training because their body lacks some of the basic building blocks
necessary to gain lean muscle.
Looking a little further, however, we
find that several studies have indicated that even prepubescent boys
can achieve gains in strength through weight/resistance training. These
gains are attributed to the nervous system and motor learning rather
than hormones-in other words, they'll usually experience a gain in
strength but muscle gains will be minimal.
Some people say that adolescent boys (about 13 years old) should not be
weight training because they believe the risk of injuries is too great
and that it can even result in stunted growth.
I researched this idea and didn't found any credible sources to
validate it. The research I've found indicates that, provided the youth
engages in a supervised, appropriate weight training program, there is
no danger of stunted growth. Furthermore, experts say that the risk of
injury from a properly supervised weight training program is no worse
than that of participating in any ordinary sporting activity.
An adolescent who is going to embark on a weight training program
should not just jump into a watered-down version of an adult workout, however.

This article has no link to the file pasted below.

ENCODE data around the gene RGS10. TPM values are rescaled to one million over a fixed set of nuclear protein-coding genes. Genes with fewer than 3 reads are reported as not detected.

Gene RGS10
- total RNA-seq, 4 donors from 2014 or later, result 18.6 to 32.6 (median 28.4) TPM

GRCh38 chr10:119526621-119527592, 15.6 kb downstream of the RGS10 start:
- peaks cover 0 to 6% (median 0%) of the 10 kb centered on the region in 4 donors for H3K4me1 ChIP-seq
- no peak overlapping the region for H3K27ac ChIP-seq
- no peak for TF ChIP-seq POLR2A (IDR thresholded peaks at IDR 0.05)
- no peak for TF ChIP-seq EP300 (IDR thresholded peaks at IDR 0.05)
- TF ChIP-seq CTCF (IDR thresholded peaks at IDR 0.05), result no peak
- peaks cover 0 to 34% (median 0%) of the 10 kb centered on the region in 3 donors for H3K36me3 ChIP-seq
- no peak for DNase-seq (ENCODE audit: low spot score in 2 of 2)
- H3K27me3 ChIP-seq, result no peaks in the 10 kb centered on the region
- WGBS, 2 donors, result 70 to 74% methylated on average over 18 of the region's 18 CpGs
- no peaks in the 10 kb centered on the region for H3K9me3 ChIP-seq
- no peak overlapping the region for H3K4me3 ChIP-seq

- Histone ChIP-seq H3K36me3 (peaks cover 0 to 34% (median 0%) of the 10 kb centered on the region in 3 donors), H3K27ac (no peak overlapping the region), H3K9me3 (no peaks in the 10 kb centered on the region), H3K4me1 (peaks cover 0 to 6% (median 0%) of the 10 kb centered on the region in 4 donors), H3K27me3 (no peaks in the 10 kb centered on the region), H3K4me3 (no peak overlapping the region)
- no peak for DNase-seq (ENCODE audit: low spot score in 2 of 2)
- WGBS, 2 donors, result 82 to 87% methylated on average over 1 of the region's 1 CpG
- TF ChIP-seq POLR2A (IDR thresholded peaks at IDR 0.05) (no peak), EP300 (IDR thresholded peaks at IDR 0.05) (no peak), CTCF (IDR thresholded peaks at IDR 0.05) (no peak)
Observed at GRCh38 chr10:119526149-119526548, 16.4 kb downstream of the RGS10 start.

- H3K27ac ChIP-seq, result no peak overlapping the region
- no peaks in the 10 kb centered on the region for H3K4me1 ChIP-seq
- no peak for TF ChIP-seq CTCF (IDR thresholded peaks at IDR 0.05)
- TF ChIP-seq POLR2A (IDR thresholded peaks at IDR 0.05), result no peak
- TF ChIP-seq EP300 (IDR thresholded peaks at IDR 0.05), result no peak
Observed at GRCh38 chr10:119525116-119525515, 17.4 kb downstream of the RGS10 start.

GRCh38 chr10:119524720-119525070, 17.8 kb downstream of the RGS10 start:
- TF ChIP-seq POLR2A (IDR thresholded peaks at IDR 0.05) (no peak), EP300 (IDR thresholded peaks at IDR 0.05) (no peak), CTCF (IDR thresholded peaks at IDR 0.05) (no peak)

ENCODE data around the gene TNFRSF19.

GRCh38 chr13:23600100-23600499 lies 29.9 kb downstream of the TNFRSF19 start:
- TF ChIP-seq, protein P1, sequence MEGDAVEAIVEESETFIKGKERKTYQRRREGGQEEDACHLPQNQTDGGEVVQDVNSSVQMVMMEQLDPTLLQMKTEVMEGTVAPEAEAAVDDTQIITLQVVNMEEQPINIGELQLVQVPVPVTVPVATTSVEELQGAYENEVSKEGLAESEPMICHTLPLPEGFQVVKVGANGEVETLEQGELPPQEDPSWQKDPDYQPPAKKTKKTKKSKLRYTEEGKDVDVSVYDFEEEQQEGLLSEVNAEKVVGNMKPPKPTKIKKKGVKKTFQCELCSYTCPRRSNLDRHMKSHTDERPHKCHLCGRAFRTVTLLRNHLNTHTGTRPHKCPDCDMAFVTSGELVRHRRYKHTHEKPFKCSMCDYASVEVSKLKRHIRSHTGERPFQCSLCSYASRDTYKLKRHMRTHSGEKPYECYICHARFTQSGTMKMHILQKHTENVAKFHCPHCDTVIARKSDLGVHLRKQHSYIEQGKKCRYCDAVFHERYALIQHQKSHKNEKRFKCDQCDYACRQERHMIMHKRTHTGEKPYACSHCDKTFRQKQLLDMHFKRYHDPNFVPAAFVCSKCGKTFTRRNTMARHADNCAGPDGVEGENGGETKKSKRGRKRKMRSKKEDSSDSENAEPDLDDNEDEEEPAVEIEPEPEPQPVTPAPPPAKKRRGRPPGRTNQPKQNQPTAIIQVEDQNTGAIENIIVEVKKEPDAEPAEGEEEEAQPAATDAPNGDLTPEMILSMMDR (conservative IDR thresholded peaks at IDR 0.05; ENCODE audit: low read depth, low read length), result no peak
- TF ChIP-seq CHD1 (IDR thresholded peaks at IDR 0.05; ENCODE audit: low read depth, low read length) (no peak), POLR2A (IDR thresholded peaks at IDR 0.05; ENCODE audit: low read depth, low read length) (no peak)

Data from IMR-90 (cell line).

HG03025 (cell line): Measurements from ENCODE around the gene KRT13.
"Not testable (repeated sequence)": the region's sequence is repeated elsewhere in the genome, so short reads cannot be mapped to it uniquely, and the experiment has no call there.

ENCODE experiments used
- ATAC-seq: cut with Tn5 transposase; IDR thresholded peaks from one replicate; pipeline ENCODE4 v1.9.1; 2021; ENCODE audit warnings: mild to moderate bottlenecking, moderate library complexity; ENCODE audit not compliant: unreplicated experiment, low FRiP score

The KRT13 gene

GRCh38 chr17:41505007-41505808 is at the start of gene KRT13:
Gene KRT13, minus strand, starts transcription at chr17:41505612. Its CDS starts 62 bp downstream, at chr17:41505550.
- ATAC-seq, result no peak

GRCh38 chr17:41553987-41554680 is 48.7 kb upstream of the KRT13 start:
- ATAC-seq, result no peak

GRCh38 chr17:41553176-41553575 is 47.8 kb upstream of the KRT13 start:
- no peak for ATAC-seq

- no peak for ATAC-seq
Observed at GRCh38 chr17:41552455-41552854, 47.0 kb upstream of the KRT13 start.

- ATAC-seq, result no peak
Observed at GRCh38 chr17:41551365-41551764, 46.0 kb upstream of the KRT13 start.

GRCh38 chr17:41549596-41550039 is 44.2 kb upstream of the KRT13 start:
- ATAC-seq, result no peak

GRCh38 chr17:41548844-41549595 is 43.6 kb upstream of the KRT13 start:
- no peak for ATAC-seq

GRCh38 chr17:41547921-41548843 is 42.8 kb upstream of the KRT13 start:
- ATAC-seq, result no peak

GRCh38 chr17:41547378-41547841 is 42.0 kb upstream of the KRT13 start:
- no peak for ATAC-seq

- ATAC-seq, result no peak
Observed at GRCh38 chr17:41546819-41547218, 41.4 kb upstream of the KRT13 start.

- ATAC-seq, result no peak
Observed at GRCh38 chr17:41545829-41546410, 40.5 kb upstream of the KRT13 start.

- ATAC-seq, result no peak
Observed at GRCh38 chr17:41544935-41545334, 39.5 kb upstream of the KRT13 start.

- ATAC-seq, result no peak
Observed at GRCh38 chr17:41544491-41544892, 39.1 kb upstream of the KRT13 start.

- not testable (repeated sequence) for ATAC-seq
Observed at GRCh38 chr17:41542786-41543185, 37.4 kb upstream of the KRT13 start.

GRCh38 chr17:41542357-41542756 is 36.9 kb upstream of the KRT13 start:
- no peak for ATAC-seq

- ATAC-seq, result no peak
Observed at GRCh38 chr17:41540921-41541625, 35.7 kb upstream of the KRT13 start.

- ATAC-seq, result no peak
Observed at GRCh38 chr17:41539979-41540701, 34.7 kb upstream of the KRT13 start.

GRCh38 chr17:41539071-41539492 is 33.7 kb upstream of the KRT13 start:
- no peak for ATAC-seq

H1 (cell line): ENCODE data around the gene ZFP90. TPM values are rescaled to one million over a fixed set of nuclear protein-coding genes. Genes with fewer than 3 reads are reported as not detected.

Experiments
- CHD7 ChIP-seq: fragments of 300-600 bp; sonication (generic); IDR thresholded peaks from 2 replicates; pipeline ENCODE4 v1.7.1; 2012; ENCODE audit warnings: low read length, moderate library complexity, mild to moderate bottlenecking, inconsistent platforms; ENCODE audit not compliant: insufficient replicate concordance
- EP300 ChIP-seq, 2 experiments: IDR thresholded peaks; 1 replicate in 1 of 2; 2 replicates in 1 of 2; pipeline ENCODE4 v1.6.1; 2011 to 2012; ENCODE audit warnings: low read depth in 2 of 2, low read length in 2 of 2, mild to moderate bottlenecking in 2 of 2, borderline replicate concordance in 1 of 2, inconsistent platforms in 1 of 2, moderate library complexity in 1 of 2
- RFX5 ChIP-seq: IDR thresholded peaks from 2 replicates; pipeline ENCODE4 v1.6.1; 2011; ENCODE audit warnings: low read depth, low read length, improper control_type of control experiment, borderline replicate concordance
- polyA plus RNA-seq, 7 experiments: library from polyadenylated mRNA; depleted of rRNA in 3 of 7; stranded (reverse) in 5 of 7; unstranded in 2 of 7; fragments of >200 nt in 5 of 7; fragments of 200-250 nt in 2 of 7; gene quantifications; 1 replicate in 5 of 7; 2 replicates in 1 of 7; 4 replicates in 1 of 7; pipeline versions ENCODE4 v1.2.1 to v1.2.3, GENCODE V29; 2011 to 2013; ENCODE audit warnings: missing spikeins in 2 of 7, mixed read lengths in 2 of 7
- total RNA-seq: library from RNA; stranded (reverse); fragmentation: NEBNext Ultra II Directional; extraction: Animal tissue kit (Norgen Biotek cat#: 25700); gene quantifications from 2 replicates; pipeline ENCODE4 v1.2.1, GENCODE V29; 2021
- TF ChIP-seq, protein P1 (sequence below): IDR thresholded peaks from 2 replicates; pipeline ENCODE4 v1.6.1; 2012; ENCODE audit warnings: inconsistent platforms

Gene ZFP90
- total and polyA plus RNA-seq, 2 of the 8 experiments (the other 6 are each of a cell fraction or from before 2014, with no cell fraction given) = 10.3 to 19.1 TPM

The central nervous system in young athletes is still developing, so
their coordination and balance are not going to be as capable as in
adults. So, instead of focusing maximum weight or the number of lifts,
the emphasis should be on executing each exercise in its proper form.
Only once the proper form has been mastered should the weight or
resistance be increased.
A good rule of thumb is to underestimate their
physical abilities rather than overestimate and risk injury.
The regular exercise will still benefit them in terms of strength,
coordination, and confidence, even if they are not "pumping iron" at
In general, teen weight lifters should avoid the Olympic-style weight
Many of these require a great deal of skill and, if done improperly,
can result in lower back or even spinal injuries. Interestingly, some
experts believe that adolescents should avoid machines in favor of free